Molecular adaptation and convergent evolution of frugivory in Old World and neotropical fruit bats

Image credit Carlos Mancina

Abstract

Although cases of independent adaptation to the same dietary niche have been documented in mammalian ecology, the molecular correlates of such shifts are seldom known. Here, we used genomewide analyses of molecular evolution to examine two lineages of bats that, from an insectivorous ancestor, have both independently evolved obligate frugivory: the Old World family Pteropodidae and the neotropical subfamily Stenodermatinae. New genome assemblies from two neotropical fruit bats (Artibeus jamaicensis and Sturnira hondurensis ) provide a framework for comparisons with Old World fruit bats. Comparative genomics of 10 bat species encompassing dietary diversity across the phylogeny revealed convergent molecular signatures of frugivory in both multigene family evolution and single‐copy genes. Evidence for convergent molecular adaptations associated with frugivorous diets includes the composition of three subfamilies of olfactory receptor genes, losses of three bitter taste receptor genes, losses of two digestive enzyme genes and convergent amino acid substitutions in several metabolic genes. By identifying suites of adaptations associated with the convergent evolution of frugivory, our analyses both reveal the extent of molecular mechanisms under selection in dietary shifts and will facilitate future studies of molecular ecology in mammals.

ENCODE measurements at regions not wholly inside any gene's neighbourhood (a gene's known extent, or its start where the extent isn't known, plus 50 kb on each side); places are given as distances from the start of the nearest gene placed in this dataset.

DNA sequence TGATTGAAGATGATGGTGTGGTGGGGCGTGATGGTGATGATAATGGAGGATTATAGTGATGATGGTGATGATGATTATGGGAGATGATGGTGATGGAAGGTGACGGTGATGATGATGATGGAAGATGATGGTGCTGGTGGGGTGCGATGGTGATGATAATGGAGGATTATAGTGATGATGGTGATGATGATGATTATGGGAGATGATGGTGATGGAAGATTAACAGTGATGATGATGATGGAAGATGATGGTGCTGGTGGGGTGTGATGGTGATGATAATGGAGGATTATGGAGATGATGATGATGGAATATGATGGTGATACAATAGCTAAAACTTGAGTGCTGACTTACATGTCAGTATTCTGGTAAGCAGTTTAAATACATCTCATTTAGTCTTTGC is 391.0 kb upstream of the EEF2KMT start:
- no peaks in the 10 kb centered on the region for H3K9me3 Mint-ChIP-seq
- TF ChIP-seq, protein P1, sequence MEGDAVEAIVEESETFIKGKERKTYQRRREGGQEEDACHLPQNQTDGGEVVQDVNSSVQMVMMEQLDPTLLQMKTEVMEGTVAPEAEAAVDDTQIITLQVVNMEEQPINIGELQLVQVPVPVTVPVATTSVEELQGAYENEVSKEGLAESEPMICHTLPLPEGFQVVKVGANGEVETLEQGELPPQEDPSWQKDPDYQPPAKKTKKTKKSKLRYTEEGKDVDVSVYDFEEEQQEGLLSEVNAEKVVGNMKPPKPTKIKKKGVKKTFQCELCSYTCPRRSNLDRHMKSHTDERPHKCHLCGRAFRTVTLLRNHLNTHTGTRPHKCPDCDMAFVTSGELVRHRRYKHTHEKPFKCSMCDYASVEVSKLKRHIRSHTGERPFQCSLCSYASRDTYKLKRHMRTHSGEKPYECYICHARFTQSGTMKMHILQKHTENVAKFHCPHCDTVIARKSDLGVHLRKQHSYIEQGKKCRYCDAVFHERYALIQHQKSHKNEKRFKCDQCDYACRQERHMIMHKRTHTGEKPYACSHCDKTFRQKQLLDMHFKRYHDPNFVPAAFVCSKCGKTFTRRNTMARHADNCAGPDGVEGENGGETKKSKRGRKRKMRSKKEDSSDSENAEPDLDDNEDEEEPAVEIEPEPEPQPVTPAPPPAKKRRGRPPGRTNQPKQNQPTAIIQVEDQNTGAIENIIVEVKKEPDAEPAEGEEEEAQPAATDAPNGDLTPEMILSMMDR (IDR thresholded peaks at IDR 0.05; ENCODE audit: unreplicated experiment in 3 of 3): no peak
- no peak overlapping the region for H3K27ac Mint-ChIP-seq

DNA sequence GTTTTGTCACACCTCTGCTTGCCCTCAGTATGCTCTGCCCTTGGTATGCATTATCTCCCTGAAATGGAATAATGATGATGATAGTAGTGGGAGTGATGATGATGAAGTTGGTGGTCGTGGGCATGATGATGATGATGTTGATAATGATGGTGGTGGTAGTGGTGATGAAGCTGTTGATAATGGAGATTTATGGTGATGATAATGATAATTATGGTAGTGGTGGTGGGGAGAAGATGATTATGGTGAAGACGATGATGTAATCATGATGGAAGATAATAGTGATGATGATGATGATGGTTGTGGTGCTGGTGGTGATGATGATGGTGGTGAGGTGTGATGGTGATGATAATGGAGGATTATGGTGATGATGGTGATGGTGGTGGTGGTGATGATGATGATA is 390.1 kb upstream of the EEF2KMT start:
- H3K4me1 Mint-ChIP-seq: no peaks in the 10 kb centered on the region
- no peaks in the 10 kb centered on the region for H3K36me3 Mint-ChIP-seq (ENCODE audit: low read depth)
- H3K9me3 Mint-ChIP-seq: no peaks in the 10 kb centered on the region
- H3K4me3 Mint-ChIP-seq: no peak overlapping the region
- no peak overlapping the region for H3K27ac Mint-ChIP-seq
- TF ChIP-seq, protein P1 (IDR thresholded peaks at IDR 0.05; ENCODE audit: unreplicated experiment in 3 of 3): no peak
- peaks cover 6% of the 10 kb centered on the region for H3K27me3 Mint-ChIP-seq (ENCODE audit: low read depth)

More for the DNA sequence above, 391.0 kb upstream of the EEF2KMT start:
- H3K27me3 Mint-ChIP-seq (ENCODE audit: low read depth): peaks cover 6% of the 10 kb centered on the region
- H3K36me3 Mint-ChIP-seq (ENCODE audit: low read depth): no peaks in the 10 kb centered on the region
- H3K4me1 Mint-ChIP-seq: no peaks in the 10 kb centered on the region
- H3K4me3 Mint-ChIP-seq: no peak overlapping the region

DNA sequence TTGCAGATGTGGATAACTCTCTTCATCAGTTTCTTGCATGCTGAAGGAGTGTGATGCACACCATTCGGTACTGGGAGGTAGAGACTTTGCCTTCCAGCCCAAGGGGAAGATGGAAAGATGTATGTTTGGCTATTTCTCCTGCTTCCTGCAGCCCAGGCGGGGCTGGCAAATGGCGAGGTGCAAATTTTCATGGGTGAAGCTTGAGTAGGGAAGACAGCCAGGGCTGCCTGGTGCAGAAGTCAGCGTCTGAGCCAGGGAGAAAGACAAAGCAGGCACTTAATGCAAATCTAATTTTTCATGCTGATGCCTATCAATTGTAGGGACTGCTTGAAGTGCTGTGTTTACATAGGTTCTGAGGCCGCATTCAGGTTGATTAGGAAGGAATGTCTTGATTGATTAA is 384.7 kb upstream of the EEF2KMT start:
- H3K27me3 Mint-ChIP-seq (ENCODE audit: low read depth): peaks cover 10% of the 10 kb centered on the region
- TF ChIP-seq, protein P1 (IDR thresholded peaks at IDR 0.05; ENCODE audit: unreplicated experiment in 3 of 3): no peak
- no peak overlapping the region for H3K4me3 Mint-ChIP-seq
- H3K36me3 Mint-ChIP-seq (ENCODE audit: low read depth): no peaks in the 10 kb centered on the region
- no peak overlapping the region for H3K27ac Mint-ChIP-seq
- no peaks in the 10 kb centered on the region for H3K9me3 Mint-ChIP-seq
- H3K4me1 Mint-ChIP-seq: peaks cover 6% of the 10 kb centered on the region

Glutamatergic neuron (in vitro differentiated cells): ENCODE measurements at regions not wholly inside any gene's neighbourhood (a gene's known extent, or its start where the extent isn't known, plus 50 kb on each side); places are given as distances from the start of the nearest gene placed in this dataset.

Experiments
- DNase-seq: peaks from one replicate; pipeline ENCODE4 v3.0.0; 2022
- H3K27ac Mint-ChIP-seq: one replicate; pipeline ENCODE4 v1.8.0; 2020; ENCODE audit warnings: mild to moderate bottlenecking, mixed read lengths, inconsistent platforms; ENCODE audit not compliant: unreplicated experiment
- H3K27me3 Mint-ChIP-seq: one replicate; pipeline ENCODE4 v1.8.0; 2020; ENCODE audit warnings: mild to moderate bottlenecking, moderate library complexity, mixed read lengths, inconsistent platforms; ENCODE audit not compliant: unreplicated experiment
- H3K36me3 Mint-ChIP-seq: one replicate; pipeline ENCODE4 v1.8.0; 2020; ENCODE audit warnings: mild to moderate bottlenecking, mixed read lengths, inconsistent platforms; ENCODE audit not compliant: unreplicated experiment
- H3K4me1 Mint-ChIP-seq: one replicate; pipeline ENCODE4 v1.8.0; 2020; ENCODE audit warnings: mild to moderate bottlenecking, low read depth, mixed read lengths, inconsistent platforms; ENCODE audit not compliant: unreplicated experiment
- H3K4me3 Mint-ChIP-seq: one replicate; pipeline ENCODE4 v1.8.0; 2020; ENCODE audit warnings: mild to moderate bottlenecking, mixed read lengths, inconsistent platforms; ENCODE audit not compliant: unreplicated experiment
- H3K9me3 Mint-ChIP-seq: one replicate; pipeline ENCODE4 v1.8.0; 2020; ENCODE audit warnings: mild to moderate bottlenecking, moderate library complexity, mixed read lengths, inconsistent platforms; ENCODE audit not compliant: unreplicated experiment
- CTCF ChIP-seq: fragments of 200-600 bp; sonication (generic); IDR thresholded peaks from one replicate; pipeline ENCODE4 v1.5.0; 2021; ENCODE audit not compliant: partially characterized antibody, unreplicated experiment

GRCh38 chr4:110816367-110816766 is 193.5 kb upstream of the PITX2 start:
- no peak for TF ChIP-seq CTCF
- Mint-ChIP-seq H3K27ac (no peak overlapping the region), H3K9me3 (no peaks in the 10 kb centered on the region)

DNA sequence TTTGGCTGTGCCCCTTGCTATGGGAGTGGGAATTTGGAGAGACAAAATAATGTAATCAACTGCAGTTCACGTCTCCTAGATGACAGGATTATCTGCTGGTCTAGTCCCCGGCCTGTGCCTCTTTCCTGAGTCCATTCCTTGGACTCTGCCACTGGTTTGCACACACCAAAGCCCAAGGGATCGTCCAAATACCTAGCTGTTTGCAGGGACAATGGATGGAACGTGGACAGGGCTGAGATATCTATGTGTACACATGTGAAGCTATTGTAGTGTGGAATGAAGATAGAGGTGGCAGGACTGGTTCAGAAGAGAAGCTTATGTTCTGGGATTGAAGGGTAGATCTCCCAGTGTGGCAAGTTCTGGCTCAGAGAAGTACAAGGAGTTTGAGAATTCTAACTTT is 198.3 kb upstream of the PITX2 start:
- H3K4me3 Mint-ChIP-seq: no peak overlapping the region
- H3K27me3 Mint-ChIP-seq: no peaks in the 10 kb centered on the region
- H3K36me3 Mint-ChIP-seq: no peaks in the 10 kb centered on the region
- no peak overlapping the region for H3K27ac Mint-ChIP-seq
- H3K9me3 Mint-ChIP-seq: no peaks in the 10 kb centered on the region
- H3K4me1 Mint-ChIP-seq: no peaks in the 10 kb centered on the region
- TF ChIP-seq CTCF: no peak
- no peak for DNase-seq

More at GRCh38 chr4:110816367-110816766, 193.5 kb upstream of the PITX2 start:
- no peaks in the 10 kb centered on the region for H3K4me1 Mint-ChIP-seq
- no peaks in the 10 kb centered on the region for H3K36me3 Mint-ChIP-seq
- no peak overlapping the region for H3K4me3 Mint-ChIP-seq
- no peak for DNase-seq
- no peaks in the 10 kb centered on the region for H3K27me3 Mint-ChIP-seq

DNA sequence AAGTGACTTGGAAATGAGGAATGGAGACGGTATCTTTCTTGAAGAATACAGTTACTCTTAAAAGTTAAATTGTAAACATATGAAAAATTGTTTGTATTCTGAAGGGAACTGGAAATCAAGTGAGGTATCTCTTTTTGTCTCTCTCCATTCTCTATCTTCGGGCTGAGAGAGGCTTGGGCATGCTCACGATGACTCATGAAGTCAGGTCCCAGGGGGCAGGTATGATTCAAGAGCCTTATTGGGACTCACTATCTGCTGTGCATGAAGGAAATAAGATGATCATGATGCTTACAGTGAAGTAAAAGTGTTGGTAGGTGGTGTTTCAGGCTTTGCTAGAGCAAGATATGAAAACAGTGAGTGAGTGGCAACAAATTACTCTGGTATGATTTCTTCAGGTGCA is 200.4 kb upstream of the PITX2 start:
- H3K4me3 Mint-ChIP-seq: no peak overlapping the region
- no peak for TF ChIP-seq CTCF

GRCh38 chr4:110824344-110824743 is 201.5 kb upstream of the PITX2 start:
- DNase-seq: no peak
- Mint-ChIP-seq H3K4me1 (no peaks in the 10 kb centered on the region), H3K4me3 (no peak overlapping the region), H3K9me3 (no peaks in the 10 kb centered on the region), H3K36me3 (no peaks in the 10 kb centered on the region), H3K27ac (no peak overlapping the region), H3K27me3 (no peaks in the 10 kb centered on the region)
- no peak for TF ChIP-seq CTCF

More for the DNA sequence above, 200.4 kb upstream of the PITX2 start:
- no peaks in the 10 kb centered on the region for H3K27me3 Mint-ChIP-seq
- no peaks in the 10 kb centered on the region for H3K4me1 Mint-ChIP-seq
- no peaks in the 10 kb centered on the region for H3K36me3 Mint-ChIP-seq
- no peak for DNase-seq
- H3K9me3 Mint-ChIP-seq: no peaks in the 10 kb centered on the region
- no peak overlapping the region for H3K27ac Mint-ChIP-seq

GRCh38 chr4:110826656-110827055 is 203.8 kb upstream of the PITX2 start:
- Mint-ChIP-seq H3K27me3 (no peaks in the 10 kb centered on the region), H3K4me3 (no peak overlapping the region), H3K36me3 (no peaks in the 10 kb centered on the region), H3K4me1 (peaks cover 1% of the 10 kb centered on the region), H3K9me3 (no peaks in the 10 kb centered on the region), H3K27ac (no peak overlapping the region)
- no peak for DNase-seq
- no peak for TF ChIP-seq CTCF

Publication
Molecular Ecology 29 (22), 4366-4381
Liliana M. Dávalos
Liliana M. Dávalos
Professor of Conservation Biology

I’m interested in how biology and the environment shape biodiversity in time and space.

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